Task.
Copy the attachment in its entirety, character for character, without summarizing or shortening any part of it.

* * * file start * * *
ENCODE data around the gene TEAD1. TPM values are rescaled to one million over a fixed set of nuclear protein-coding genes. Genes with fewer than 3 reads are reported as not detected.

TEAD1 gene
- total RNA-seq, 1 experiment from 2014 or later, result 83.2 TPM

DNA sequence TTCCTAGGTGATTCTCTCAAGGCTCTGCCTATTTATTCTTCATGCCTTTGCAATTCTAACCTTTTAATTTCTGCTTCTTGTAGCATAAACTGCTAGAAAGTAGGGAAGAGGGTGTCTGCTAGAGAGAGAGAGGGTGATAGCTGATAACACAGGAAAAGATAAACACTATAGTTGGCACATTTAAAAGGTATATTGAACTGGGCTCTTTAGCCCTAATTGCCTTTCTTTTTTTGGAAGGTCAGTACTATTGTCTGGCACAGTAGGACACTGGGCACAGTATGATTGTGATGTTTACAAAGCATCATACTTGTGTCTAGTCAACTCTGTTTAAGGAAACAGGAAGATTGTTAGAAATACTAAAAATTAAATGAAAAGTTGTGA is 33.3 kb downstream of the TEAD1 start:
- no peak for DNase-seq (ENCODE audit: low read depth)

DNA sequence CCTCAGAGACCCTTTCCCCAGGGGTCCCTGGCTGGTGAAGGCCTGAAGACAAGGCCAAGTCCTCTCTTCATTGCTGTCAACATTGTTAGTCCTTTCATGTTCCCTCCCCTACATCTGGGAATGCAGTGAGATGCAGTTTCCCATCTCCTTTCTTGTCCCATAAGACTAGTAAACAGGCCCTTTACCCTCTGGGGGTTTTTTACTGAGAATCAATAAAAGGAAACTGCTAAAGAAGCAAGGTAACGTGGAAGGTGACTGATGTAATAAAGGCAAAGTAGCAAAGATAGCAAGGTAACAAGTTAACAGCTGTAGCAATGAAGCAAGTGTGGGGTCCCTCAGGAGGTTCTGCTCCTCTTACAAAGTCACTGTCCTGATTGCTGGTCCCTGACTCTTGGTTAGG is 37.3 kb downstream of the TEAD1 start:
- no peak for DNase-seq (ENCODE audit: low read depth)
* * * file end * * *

ENCODE data around the gene TEAD1. TPM values are rescaled to one million over a fixed set of nuclear protein-coding genes. Genes with fewer than 3 reads are reported as not detected.

TEAD1 gene
- total RNA-seq, 1 experiment from 2014 or later, result 83.2 TPM

DNA sequence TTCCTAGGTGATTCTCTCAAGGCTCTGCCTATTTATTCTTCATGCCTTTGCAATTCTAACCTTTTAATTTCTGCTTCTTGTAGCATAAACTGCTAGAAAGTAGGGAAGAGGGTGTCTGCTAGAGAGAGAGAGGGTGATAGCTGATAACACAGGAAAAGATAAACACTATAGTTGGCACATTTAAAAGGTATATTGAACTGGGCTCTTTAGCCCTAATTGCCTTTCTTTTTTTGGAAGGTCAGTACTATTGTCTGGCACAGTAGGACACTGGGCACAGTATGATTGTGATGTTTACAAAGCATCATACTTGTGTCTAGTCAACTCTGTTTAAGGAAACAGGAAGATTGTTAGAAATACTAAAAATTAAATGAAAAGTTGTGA is 33.3 kb downstream of the TEAD1 start:
- no peak for DNase-seq (ENCODE audit: low read depth)

DNA sequence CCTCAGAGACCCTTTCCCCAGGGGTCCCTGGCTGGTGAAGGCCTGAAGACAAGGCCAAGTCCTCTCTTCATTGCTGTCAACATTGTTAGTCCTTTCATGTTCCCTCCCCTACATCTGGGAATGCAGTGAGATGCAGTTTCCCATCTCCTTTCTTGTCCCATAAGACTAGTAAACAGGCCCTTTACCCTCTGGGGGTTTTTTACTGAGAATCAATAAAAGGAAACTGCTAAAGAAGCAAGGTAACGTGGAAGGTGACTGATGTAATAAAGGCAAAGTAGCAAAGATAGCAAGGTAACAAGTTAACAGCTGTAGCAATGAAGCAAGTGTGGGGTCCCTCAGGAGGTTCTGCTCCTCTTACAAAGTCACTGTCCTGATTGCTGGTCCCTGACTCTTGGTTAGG is 37.3 kb downstream of the TEAD1 start:
- no peak for DNase-seq (ENCODE audit: low read depth)